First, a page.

I recall as a youngster at the beginning of our 4-H club meetings we would stand and recite the 4-H slogan.

The 4-H slogan where I grew up was “Learn by Doing.” I don’t think I understood the full significance of this slogan at the time, but I have reflected back on these three words many times over the past 50-ish years.

There is really no substitute for actually doing something, not just reading or hearing about it.

I have come to understand that the principle of “Learn by Doing” also applies to livestock. For example, a group of range scientists at Utah State University, headed up by Dr. Fred Provenza, reported results from a study designed to measure the impact of early grazing experience on grazing behavior as yearlings.

They reported in the journal Applied Animal Behaviour Science that, when animals were older, they tended to graze where their dam or foster dam grazed, suggesting an effect of early learning on where older cattle graze.


The range science group at Utah State University coordinates a website called BEHAVE which is an acronym for Behavioral Education for Human, Animal, Vegetation and Ecosystem Management.

The website lists a number of fundamental behavior principles the authors have learned throughout the course of their research studies.

Three of these principles are directly related to the learning that occurs between a dam and offspring. Or, an example of “Learning by Doing.” These principles are:

“Mother knows best” – An animal’s mother has the greatest influence on the foods an animal chooses to eat and where it chooses to live. Once trained, animals will pass new behaviors on to their offspring automatically.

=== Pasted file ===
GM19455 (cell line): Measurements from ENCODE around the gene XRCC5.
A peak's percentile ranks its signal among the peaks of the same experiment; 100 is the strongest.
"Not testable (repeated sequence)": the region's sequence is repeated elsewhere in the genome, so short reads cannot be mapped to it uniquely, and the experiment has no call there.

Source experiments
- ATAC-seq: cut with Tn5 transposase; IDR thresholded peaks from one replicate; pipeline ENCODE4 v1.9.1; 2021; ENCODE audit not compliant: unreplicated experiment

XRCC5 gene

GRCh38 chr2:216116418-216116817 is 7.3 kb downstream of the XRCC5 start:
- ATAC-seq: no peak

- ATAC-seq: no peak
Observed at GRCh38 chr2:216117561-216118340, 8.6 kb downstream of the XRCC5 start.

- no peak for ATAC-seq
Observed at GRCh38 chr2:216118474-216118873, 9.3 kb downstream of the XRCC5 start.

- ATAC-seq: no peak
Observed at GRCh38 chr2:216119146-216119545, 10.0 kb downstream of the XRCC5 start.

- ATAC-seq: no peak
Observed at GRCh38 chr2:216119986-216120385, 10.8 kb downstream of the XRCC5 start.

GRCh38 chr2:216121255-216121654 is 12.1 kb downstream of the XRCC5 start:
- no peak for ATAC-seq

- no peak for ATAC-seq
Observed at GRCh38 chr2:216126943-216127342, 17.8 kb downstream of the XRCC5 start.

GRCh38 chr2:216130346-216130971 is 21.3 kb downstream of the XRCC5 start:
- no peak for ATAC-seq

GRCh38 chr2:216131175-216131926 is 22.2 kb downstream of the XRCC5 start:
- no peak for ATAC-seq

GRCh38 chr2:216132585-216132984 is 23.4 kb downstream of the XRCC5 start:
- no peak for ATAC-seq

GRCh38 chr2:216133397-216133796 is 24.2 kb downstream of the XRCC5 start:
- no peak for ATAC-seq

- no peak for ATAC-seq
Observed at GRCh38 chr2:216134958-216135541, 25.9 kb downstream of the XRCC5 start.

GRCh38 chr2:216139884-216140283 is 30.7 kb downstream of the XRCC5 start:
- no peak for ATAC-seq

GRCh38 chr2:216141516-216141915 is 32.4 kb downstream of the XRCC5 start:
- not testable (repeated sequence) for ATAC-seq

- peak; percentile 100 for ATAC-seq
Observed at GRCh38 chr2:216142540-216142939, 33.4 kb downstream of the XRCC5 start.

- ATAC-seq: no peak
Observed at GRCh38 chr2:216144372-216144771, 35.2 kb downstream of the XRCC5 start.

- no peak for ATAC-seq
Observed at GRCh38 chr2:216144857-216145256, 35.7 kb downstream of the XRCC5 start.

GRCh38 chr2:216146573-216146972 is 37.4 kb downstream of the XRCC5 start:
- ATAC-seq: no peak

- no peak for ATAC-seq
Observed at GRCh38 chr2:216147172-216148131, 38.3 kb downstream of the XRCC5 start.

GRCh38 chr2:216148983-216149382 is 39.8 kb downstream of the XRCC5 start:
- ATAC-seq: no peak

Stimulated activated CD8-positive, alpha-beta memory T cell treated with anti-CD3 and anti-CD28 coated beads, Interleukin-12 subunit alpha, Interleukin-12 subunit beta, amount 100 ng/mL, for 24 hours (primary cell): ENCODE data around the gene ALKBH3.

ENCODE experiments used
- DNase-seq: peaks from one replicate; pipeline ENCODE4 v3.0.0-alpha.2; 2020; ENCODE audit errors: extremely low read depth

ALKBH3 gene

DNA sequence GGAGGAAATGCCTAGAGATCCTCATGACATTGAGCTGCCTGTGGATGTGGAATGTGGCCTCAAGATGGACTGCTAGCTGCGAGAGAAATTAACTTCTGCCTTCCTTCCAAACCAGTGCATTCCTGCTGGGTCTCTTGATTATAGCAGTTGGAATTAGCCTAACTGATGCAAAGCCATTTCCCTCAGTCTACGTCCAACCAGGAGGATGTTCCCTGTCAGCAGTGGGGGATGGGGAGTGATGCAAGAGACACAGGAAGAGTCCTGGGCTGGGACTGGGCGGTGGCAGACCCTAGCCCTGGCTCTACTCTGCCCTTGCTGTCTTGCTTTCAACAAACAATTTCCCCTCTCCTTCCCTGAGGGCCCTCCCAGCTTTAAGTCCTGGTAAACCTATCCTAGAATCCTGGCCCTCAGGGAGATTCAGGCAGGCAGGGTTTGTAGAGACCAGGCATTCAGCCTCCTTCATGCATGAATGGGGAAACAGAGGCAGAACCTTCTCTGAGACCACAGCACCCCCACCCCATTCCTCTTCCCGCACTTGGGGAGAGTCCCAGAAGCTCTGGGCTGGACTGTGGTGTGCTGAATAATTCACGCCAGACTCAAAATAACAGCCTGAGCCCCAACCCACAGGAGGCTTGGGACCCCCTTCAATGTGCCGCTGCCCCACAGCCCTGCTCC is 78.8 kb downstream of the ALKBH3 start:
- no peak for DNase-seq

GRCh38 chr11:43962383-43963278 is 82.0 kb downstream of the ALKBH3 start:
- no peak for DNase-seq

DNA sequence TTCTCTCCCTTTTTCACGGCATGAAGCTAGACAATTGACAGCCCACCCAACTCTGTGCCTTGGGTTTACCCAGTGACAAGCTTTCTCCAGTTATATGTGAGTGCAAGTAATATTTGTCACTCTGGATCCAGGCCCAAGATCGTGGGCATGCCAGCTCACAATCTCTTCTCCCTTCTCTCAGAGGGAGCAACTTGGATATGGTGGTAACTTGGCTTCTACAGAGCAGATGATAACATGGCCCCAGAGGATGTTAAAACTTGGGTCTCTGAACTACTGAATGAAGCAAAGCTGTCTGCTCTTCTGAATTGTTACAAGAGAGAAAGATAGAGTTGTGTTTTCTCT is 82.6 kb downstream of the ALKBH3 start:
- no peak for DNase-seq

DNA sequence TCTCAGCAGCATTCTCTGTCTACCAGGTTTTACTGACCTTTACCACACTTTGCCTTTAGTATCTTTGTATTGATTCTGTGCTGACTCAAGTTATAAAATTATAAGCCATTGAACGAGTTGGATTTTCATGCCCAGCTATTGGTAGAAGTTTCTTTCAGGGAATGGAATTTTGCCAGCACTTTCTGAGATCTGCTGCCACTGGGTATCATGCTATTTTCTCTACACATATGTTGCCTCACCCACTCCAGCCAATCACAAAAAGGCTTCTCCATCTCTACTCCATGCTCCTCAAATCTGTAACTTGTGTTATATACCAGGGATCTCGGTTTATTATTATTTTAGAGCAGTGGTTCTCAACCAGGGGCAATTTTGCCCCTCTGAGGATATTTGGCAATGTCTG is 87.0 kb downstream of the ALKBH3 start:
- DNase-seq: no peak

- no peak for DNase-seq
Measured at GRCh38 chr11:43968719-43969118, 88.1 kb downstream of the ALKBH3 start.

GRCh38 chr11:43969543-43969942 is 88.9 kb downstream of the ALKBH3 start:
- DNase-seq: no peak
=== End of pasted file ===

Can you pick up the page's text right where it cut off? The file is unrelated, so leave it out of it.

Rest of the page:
Early experiences matter most – Animal behavior changes throughout their lives based on experience. Animals are more likely to try new things, including foods, early in life.

Experience can change an animal’s physiology, neurology, the structure of its body – even gene expression.

Animals must learn how to forage – Believe it or not, animals actually have to learn how to eat. Young animals acquire foraging skills more quickly early in life than older animals.

So how might understanding more about the learning process of cattle, and the impact of the dam on the offspring’s grazing, be used in production situations? Let’s consider a few situations:

Buying or raising replacement heifers – Over the years, I have suggested that purchasing replacement females may be a viable approach for many cattle producers.

The real costs associated with raising one’s own heifers often are higher than the true costs of purchasing heifers – particularly when the opportunity costs for the value of the weaned heifer calf and the feed resources consumed by the raised heifer are considered.

However, in light of the recent understanding of the impact of dam training on her offspring, raising heifers with experience in the environment they go back into as cows should be considered in making the raise-or-buy decision.

This would be most important when heifers are purchased from vastly different forage environments and is likely not as important if heifers are sourced from a similar geographic region.

Avoidance of poisonous plants – Dr. Jim Pfister, a USDA-ARS rangeland scientist at the Poisonous Plants Research Laboratory in Logan, Utah, presented a paper in 1999 at the “Grazing Behavior of Livestock and Wildlife” symposium.